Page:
Primary care physicians reported a 5.16 percent increase in median compensation in 2011, according to respondents to the Medical Group Management Association (MGMA) Physician Compensation and Production Survey: 2012 Report Based on 2011 Data.
The survey report, released on July 10, is based on data from 62,245 providers in 2,913 groups.
Physicians in family practice (without obstetrics) reported median earnings of $200,114 (a 5.66 percent gain), while those in pediatric/ adolescent medicine earned $203,948 in median compensation (a 6.14 percent gain).
Internists reported median earnings of $215,689 in 2011, a 5.02 percent increase over the prior year.
“There appears to be a growing focus on primary care providers in anticipation of new methodologies in payment, a focus on coordination of care, and the imperative to control utilization and costs in the system,” said Michael L. Nochomovitz, MD, president of University Hospitals Physician Services in Cleveland. “There is increasing employment of physicians by integrated delivery systems and hospitals, which may also explain these shifts in compensation for primary care physicians.”
Primary care doctors in single practices reported median compensation of $217,345, while those in multispecialty practices earned $211,803 in median compensation. The slight 2.6 percent salary gap between single and multi-specialty settings reflects intense competition for primary care physicians' services, MGMA said.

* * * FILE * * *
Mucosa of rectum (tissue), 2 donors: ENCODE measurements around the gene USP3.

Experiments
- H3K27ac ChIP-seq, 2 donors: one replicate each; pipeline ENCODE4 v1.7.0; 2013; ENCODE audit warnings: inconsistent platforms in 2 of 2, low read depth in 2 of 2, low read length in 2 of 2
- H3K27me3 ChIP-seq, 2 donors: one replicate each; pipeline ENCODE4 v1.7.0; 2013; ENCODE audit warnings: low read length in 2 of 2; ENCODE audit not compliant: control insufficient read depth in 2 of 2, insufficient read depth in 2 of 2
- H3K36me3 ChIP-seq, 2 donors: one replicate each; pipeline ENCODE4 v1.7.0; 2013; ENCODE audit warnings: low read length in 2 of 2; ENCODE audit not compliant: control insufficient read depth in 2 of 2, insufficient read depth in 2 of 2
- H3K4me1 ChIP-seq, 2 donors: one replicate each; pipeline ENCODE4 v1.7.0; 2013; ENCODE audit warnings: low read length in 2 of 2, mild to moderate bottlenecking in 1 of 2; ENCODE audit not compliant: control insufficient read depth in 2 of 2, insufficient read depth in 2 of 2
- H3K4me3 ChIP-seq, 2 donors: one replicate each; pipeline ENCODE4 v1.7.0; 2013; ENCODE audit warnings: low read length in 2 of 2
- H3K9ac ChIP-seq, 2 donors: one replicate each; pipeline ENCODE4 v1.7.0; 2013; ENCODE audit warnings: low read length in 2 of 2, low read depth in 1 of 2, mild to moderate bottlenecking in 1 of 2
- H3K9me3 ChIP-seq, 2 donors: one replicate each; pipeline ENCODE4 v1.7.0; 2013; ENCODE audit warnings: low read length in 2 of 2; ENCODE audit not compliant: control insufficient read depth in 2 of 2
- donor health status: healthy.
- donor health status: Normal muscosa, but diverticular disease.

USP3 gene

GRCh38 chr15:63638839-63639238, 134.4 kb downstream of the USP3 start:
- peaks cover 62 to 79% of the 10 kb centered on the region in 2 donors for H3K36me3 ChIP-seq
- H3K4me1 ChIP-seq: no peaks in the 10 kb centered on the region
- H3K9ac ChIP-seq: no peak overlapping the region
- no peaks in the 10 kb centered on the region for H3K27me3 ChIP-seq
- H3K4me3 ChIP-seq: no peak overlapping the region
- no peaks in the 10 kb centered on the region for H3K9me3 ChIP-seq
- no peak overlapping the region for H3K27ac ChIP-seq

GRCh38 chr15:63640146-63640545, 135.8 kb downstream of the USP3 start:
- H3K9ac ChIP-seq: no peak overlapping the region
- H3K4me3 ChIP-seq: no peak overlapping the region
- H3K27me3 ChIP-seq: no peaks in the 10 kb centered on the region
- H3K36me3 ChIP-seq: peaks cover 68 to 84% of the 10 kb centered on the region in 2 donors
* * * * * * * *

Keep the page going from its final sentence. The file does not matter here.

However, MGMA noted in an analysis available to members that inflation took a chunk out of primary care physicians' raises. When adjusted for inflation, family practitioners gained 2.42 percent, while pediatric/adolescent physicians gained 2.89 percent and internists gained just 1.81 percent.
Radiologists, anesthesiologists and psychiatrists were among specialists who reported increases in compensation. For example, psychiatrists' compensation increased 3.86 percent since 2010 compared to the median growth of other specialists in the past year. “The industry is moving toward a team approach in delivering care, which would include behavioral health care components,” continued Nochomovitz, a former MGMA board member. “But the incentives for this model of care are still limited on a national scale.”
Specialists who reported slight decreases in compensation include nephrologists, gynecologists and radiation oncologists.
Overall, specialists reported compensation increases of about 2 percent or less when adjusted for inflation.
Urologists reported the largest inflation-adjusted compensation increase at 8.56 percent, MGMA noted.
The survey also reported on compensation for non-physician providers. For example, physician assistants (PAs) in primary care earned $92,635 in median compensation in 2011 and surgical PAs reported $111,246 in median compensation.
“Non-physician providers continue to play a pivotal role in the provision of healthcare services throughout the United States,” said Todd Evenson, director of data solutions at MGMA-ACMPE. “As demand for primary care practitioners continues to increase, the market will respond by complementing the activities of physicians with the skill set of these and other professionals.”